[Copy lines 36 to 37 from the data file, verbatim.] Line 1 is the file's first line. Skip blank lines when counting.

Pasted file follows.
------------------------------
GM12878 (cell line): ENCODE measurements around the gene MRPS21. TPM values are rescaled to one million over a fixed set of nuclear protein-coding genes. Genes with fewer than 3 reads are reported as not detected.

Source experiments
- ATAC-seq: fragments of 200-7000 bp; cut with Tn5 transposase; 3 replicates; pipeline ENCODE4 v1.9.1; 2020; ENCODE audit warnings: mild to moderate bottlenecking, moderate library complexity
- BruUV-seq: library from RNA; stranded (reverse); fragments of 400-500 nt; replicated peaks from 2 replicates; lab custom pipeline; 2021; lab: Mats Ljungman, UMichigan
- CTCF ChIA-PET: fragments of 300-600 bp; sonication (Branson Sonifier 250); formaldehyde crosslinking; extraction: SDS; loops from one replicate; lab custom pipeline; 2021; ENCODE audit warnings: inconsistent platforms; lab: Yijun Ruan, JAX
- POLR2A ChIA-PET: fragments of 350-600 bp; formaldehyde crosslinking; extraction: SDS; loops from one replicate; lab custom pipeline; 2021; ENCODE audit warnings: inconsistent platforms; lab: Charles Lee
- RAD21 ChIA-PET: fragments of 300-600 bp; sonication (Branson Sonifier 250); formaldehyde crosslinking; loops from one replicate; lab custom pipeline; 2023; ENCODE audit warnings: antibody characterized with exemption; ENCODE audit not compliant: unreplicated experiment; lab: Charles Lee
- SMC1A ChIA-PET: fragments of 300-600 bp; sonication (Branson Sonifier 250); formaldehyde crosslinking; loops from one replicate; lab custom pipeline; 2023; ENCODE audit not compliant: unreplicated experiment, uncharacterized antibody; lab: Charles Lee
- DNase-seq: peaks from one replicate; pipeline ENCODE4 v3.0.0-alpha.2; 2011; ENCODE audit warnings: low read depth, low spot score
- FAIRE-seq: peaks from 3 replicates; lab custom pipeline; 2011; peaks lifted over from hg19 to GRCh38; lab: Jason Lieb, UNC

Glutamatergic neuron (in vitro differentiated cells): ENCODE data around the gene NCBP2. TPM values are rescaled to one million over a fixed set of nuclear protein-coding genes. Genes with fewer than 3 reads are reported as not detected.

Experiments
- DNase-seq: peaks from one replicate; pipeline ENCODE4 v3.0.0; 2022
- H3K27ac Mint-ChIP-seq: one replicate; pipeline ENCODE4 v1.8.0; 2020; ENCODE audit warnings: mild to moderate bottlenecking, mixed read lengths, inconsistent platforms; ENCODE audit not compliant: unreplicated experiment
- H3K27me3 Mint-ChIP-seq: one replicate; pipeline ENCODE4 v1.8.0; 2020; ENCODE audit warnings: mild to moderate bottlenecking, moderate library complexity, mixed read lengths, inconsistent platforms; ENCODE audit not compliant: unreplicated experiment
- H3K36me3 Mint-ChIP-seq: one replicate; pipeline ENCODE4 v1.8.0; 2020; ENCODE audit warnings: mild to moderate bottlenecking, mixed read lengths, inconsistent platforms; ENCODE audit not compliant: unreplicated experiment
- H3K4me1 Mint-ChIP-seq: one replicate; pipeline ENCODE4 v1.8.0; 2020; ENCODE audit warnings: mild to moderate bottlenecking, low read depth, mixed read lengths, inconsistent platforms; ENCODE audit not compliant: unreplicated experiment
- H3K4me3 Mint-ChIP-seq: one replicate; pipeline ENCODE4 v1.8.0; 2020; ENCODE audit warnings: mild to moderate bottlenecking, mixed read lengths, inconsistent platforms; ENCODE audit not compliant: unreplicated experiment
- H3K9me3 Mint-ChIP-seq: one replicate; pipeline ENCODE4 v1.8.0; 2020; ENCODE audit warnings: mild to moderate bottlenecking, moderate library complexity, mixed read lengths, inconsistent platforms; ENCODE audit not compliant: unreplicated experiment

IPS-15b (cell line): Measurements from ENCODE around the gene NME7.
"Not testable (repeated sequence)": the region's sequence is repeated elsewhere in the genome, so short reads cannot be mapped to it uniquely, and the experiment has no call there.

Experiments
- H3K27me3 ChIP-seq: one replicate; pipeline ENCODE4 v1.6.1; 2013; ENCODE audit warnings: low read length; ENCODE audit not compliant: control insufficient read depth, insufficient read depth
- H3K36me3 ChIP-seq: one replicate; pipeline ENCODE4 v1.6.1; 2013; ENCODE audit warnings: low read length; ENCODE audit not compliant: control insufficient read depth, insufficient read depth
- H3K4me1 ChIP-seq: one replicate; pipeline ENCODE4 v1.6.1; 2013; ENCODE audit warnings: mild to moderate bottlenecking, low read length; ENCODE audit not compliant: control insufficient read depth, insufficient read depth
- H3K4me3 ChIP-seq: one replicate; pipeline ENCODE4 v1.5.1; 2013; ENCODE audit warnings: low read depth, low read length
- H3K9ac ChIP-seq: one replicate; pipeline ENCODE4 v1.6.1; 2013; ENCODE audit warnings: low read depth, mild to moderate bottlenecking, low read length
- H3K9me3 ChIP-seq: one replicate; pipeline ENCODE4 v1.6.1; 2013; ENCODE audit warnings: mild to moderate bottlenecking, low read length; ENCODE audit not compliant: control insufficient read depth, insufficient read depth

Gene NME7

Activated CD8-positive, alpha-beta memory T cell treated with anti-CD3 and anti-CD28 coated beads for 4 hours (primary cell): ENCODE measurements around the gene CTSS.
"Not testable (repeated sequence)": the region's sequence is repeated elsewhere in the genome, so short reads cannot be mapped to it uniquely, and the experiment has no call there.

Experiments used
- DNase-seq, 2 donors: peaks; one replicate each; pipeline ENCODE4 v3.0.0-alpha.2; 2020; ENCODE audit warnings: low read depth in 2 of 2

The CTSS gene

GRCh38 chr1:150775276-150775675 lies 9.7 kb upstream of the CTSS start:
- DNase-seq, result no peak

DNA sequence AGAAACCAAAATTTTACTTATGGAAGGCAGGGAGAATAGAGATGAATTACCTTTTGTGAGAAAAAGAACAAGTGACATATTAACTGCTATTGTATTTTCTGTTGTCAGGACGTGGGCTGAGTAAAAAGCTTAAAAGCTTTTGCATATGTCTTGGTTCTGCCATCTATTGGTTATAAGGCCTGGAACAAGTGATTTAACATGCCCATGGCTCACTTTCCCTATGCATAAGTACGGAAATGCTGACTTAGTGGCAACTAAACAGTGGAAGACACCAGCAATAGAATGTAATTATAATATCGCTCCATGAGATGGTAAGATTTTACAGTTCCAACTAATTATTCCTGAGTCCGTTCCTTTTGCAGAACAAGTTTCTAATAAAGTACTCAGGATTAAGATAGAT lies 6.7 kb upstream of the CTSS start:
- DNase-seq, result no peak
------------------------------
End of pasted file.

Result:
- DNase-seq, result no peak

DNA sequence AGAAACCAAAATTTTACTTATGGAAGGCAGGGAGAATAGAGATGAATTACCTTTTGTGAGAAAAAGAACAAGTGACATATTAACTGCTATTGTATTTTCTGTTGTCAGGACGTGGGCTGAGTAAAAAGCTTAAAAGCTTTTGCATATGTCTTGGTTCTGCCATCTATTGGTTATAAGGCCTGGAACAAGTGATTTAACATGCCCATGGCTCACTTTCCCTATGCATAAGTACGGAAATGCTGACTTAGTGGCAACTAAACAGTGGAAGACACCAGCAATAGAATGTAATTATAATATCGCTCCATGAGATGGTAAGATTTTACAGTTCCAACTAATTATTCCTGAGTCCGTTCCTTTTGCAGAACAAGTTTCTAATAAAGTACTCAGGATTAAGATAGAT lies 6.7 kb upstream of the CTSS start: